The Cleveland Museum of Art

Collection Online as of February 25, 2024

Antefix with Satyr Face

Antefix with Satyr Face

c. 525–480 BCE
Location: 102C Greek

Did You Know?

Despite the connections between satyrs and Dionysos, not all satyr-head antefixes belonged to Dionysian buildings.

Description

This frontal satyr face, easily recognized by its snub nose and equine ears, served numerous purposes. As an antefix, it capped the open end of a roof tile, preventing wind, water, and pests from entering the building below. With its naturalistic mold-made features, enhanced with pigment and perhaps additional stamped and carved details, the antefix would also have provided striking visual ornament, especially when seen in long rows high above.
  • Howard, Rossiter. "Greek Sculptures in Terra-Cotta." The Bulletin of the Cleveland Museum of Art 14, no. 2 (1927): 21-22, with ill. following.
    F. A. W. "The Bequests of Mary Warden Harkness: A Tribute and an Accounting." The Bulletin of the Cleveland Museum of Art 15, no. 2 (1928): 43-50. Ill. p. 46.
    Padgett, J. Michael, William A. P. Childs, and D. S. Tsiaphakē. The Centaur's Smile: The Human Animal in Early Greek Art. Princeton, N.J.: Princeton University Art Museum, 2003. Pp. 251-253, cat. 59.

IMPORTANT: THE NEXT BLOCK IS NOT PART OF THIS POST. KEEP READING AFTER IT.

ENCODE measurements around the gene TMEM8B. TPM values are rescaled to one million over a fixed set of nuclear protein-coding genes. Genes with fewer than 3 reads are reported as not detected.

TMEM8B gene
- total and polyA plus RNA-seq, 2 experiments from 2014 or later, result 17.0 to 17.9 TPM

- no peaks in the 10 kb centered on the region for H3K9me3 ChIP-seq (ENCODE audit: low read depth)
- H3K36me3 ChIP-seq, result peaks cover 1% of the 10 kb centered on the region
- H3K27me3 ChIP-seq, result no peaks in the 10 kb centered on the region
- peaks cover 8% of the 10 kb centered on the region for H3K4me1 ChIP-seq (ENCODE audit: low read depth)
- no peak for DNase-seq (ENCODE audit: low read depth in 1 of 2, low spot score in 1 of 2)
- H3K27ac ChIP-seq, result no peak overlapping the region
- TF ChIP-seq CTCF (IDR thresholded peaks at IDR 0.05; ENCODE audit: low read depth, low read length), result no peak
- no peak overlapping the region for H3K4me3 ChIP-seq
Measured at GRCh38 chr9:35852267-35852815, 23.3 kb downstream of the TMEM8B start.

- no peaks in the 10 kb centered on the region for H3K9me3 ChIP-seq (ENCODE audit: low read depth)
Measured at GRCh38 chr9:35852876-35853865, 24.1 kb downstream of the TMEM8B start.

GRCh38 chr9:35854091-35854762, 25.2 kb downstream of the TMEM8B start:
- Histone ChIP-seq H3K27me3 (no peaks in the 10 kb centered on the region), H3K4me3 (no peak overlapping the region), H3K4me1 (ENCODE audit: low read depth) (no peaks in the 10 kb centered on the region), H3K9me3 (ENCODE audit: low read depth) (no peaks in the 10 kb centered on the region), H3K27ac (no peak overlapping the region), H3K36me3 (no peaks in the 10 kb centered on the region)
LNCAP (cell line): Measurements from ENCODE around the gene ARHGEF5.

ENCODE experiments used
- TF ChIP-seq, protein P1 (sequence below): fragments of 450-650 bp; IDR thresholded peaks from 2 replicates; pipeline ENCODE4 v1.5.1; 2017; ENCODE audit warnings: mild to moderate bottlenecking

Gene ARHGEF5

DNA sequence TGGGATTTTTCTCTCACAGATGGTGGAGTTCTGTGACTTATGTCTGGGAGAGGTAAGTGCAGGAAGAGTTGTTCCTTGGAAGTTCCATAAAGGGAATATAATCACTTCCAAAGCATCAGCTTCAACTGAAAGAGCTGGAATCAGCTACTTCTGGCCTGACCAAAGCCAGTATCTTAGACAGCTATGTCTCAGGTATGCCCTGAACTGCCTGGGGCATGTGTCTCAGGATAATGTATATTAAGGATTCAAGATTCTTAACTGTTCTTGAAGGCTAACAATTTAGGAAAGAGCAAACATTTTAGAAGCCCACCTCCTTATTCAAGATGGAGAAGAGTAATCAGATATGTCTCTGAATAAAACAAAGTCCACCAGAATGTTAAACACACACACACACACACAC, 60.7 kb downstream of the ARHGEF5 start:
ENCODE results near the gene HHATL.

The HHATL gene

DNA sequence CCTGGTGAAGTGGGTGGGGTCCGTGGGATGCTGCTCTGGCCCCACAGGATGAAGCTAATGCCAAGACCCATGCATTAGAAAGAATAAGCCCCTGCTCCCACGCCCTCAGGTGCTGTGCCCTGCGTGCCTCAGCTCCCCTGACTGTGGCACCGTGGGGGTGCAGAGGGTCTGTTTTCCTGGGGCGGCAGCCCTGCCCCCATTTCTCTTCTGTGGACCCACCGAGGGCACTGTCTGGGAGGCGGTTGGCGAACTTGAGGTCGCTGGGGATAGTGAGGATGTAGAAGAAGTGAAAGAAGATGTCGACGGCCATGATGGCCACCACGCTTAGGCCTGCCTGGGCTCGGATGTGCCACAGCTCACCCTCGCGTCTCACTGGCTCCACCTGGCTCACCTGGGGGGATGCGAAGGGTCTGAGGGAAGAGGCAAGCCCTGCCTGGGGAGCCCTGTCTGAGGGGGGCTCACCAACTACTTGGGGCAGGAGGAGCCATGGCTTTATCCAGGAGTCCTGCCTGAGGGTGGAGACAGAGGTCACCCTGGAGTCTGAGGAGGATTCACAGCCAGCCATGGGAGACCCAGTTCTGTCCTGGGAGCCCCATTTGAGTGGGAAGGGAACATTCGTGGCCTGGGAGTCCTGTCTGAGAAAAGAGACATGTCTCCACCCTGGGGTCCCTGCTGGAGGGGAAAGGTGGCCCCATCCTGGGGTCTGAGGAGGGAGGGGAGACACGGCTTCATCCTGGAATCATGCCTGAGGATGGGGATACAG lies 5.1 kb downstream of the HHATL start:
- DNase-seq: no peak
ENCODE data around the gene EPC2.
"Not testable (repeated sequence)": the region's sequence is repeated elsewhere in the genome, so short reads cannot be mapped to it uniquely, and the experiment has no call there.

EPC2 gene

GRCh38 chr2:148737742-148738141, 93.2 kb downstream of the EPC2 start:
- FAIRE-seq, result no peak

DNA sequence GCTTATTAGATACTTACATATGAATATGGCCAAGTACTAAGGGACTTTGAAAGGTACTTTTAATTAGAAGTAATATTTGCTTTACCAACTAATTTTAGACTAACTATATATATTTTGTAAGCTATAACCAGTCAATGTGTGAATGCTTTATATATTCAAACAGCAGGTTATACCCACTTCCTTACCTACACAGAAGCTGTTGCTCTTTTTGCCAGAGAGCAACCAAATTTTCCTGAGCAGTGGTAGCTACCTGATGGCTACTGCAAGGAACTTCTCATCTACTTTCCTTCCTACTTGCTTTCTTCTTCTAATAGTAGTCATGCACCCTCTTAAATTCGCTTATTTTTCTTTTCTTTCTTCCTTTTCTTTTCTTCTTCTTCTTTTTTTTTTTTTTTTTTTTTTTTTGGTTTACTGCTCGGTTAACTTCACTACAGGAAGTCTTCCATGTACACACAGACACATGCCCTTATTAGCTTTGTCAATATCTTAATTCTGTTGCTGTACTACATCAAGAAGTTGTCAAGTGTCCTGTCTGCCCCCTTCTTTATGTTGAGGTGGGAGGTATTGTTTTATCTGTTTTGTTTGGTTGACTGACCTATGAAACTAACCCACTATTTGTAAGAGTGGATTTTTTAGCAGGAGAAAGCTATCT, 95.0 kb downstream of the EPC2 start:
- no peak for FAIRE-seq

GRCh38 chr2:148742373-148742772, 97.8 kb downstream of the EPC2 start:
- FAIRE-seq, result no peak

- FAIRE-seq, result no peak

• The Centaur's Smile: The Human Animal in Early Greek Art. Princeton University Art Museum, Princeton, NJ (organizer) (October 11, 2003-January 18, 2004); Museum of Fine Arts, Houston (February 22-May 16, 2004).
    Princeton University Art Museum (10/11/2003 - 1/18/2004) and Museum of Fine Arts, Houston (2/22/2003 - 5/16/2004): "The Centaur's Smile: The Human Animal in Early Greek Art", exh. cat. no. 60, p. 251-252.
  • {{cite web|title=Antefix with Satyr Face|url=false|author=|year=c. 525–480 BCE|access-date=25 February 2024|publisher=Cleveland Museum of Art}}

Source URL:

https://www.clevelandart.org/art/1926.552